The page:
Guilty confession: I got “D’s” in U.S. History. I just don’t get all wound up about battlefields, or ye olde anything. It may come as a surprise, then, that I recently paid a visit to Colonial Williamsburg, a registered historic landmark and living museum on the Virginia Peninsula. Why would I do such a thing, given my very unpatriotic educational record, and tendency to be freaked out by period costumes worn in public? Two reasons: love, and cows. Rare breed cows, to be exact.
I grew up on a small ranch where we raised horses, mules, goats, rabbits, and chickens. My dad is a large animal veterinarian who once observed, in all seriousness, “Laurel has a way with cows.” It’s true I was a bit of a bovine-whisperer in my youth, although I wasn’t too stoked when Dad felt it necessary years later to impart that information to my gleeful college roommates. I did, however, manage to convince my parents to let me raise a Jersey heifer for a 4-H project, so at least my talents weren’t wasted.
My love of dairy animals led to my current position as a contributing editor for a consumer cheese magazine, and I frequently write about humane livestock management. When my boyfriend moved to rural Virginia for work last year, I suddenly found myself looking for local story material to pay for my visits from Seattle. That’s how I discovered CW’s Rare Breeds program.
CW’s Coach and Livestock department started the program in 1986, as a means of “preserving and showcasing” heritage livestock and poultry breeds similar to the ones used to help establish the agricultural economy of the colonies during the 17th and 18th centuries. While authenticity is in keeping with the CW’s educational objectives, there’s a bigger reason behind the breeding program: preserving genetic diversity in livestock, and preventing the extinction of the historic breeds still in existence.
The advent of modern agriculture has led to the development of a few select breeds of livestock and poultry, designed for maximum output, in order to meet global demand for commodity products such as eggs, milk, and meat. Many heritage animals retain genetic traits such as disease resistance, tolerance to climatic extremes, mothering traits (sometimes lacking in modern breeds, who are often separated from their young at birth), and physical characteristics that make them better suited to specific geographical environments. Some of these breeds are so scarce, their estimated global population is less than 2,000. The Rare Breeds program has been so successful, the American Livestock Breed Conservancy has declared it an “outstanding historical, agricultural representation. Colonial Williamsburg is a pioneer…in conservancy and breeding.”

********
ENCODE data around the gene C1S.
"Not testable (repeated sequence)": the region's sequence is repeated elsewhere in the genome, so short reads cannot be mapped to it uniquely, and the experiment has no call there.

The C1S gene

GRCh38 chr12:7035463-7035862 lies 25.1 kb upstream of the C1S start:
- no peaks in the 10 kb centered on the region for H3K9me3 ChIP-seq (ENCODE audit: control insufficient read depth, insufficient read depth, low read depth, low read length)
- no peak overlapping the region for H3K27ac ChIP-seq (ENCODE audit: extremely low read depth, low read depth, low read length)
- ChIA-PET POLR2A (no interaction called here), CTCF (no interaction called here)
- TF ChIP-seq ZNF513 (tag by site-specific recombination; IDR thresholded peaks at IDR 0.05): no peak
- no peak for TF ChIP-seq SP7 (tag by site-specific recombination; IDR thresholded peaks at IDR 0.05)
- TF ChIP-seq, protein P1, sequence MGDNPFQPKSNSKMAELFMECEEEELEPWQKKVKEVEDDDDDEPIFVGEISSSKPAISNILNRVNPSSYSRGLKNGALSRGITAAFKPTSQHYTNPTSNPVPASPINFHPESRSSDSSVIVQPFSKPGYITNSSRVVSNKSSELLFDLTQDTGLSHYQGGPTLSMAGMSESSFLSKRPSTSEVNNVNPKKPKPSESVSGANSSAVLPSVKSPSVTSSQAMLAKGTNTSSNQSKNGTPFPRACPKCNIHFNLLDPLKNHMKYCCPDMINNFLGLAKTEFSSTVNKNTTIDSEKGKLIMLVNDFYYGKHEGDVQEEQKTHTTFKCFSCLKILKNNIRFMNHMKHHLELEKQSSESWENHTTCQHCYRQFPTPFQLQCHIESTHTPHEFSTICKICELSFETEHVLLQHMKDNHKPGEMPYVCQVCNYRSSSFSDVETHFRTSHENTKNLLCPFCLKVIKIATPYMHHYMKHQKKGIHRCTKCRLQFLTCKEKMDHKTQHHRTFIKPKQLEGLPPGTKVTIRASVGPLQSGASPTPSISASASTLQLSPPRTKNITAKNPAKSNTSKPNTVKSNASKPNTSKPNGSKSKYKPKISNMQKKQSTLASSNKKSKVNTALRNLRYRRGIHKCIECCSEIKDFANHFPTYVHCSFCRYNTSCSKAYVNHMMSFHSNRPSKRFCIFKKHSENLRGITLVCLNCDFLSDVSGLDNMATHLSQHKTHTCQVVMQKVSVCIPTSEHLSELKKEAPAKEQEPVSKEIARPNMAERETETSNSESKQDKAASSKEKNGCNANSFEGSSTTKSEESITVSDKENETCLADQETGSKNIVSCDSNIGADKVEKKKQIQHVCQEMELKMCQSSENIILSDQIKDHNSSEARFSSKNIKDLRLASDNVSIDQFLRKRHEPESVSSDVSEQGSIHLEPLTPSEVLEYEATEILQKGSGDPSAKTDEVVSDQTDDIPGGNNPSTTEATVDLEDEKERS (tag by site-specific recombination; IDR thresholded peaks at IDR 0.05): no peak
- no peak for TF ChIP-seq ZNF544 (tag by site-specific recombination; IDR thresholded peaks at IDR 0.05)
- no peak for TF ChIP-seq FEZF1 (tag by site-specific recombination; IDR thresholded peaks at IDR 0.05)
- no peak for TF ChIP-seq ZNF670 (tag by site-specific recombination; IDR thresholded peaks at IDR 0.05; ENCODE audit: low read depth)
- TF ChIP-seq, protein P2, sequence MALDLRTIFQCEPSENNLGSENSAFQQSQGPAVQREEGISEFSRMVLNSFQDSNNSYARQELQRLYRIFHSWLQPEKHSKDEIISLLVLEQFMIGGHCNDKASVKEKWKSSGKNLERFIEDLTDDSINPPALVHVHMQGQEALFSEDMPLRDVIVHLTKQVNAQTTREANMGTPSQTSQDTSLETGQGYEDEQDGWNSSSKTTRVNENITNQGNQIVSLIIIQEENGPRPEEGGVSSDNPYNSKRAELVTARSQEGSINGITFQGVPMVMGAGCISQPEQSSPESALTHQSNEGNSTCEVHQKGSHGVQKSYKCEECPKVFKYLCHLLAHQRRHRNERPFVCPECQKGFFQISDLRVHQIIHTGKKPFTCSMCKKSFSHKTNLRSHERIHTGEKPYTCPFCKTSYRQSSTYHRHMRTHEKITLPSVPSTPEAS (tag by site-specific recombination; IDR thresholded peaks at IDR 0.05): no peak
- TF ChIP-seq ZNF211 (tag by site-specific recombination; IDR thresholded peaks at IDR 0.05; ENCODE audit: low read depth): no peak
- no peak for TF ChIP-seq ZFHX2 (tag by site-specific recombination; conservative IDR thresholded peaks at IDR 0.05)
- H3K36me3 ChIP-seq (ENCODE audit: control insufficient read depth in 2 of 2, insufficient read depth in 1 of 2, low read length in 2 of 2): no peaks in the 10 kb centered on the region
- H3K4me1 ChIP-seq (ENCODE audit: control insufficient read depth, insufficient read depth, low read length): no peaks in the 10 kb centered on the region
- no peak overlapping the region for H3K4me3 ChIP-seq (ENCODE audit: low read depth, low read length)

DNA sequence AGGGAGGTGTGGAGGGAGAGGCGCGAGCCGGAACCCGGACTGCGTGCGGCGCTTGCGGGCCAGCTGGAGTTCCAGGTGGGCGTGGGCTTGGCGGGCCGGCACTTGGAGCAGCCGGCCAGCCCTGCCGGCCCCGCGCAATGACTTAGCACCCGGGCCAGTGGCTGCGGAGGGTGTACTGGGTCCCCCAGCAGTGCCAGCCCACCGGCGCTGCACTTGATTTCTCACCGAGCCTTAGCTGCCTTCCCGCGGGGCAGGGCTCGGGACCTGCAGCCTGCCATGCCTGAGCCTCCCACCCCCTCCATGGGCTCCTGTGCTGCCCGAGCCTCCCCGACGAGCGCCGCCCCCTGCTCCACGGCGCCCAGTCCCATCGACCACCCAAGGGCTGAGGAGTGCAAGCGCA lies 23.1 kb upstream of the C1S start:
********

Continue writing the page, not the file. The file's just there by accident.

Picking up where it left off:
Richard Nicholl, director of Coach and Livestock and founder of the Rare Breeds program, has a more simple way of explaining it. “We’ve distilled our meat, poultry, and dairy industries down to just a few hybrids. If something happened to one of those breeds, it would have a serious global impact upon our food supply and food costs. Here, our job is to give life to the Historic Area, and provide education. I want children to be able to walk up to a fence, and be encouraged to pet an animal. We’re so totally disconnected as a society about the source of our food.”
Last month, Boyfriend and I spent a few days in CW, so I could talk to Nicholl, and take a tour of the state-of-the-art stables- something that’s available to the public through CW’s “Bits and Bridles” tours (book them at the main ticket office, when you purchase your visitor’s pass). Nicholl, a native of England, grew up working on various farms. While an agriculture student, he visited an uncle in Virginia who raised carriage horses. Nicholl’s fascination with the animals and heritage of horse-drawn transportation eventually led him to his present position, although he’s also the Chairman of the Driving Committee for the Federation Equestre Internationale, and a Course Designer for the sport of Combined Driving.